Death Lit: Down and Out in Sweden

And yes, I keep chugging along with reviews on the side. This somewhat recent one is close enough to the wording I turned in to qualify for a link.

Someone did sub in the term “mean streets” in place of my original bit: “Richly detailed, drenched in sweat, a landscape with street names such as Ynglingagatan and Biblioteksgatan where starving dogs hopelessly meander. . . .” But I think I was messing with them. Ynglingagatan. Give me a break. A whole book with names like that? Jeez.

But of course I frequently use the term “mean streets” in the reviews, so the sub-in flows. I’m not saying every review where you see “mean streets” might have me behind it, or even every review that references Charles Willeford, but I bet there’s more than a 50/50 chance.

Posted in Boxing, Lit | Tagged |

Rediscovered: Correctomundo Once More

Ah. And I am proven correct yet again.

Most recently, you may recall the post I did largely on the topic of Weird Tales editor Farnsworth Wright where I noted —reviving the term from a debate in the letters column of The Cimmerian — that finally Farny got “shitcanned” from the job.

One younger guy poking around in this same literary history wrote to ask if I had any proof that in fact Farny was fired. And I told him, honestly, no — or not that I could place hands on, some Pink Slip hidden away in a file. But I may well have gotten the impression from the many hours of conversation I had with Donald Wandrei or possibly E. Hoffmann Price — still, no Pink Slip.

No, my call was strictly litcrit — what I am known for, after all — where the circumstances and psychology are weighed, and after processing in the old dome, bingo. I have thought for many years that Wright was fired. Seems obvious enough.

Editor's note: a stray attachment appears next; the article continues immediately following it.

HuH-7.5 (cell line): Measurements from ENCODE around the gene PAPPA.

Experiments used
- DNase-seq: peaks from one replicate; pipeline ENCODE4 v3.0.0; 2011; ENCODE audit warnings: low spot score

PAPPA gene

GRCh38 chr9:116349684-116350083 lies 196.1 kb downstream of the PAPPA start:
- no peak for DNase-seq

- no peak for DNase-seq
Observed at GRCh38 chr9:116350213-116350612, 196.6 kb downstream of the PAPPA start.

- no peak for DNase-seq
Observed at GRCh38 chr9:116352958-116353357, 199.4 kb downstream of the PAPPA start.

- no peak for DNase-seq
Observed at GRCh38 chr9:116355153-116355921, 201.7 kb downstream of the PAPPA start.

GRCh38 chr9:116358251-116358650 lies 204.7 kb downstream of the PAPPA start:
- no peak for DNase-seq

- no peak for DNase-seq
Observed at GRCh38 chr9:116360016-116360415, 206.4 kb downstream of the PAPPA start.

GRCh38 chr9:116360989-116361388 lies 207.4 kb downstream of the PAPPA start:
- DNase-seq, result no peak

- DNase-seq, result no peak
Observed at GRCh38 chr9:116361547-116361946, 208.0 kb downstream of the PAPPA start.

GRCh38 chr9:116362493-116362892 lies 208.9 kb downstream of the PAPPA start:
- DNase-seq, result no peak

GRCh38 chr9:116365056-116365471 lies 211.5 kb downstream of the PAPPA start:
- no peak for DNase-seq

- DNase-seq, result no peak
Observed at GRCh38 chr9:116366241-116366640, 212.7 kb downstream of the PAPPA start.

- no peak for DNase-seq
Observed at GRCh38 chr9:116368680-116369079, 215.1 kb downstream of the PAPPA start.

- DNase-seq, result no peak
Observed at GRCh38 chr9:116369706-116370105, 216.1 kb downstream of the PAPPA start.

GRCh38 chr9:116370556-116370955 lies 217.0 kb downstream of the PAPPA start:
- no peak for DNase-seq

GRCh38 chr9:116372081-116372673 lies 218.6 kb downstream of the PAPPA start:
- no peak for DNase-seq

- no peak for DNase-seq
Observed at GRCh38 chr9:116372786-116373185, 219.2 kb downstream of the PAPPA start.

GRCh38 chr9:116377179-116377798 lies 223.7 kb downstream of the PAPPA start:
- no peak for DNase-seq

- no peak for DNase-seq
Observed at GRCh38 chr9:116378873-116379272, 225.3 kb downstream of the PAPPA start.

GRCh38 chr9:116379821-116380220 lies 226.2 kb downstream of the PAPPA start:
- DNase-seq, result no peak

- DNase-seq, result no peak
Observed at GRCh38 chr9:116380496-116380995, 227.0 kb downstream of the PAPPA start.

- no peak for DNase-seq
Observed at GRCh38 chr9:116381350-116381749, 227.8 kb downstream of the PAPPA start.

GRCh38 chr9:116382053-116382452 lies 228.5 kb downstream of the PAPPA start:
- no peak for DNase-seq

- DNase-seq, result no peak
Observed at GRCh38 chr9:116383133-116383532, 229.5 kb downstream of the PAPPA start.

And, I told the guy, if I don’t have any hard “proof” that Farny was fired, did he have any proof that he was not fired?

He said he’d keep an eye peeled, and just let me know the other day about this quote from a letter Otto Binder sent to Jack Darrow, March 10 1940, which is referenced in John Locke’s The Thing’s Incredible! The Secret Origins of Weird Tales — as I skimmed rapidly through that book I had missed it.

Otto Binder (pronounced Bender) was an active pulp fictioneer in that era, Adam Link, Robot and so on, but here he comes in as an assistant in the Otis Adelbert Kline Literary Agency. He said:

Wright was cold-bloodedly fired from Weird Tales, because of circulation drop. It’s being carried on by McIlwraith. Wright is hit pretty hard, and our gang has pledged to boycott the mag. If Wright succeeds in getting another publisher interested in backing a new weird mag, we’ll submit only to him. It’s all we can do for one of the best and most liked editors in our field. With Wellman, Kuttner, Hamilton, Quinn, Williamson, and others not submitting to Weird, I’m thinking McIlwraith will have to print blank pages.

I think that quote is blunt enough most people ought to understand it. Fired. Cold-bloodedly. After relocating from Chicago to New York for the job.

Of course, where exactly the Kline Agency might have sold the fiction their clients were aiming toward Weird Tales is a big question. I believe that the vast bulk of Seabury Quinn’s vasty bulk of pulp writing hit print in Weird Tales, so in that scenario would Quinn have gone along with the plot or broken ranks? Yet another tantalizing What If! scenario.

Wright hesitated to use new and longer fiction by H. P. Lovecraft, so HPL lost steam, so HPL wasn’t making extra money for food, and so he died in 1937 of intestinal cancer.  A few tweaks to the timeline and Farny could have had HPL spearheading a legion of young apprentices in the pulp — which he was doing already by the mid-30s. Robert Bloch. Kuttner. Fritz Leiber was about to jump in, too. I wonder what that crew might have done if Lovecraft had lived, given what they did do?

Perhaps Wright wouldn’t have been unceremoniously kicked to the kerb.

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Rediscovered: Dime Novel Westerns

Before Edgar Rice Burroughs created Tarzan, dime novel writers created the Wild West, or big chunks of it.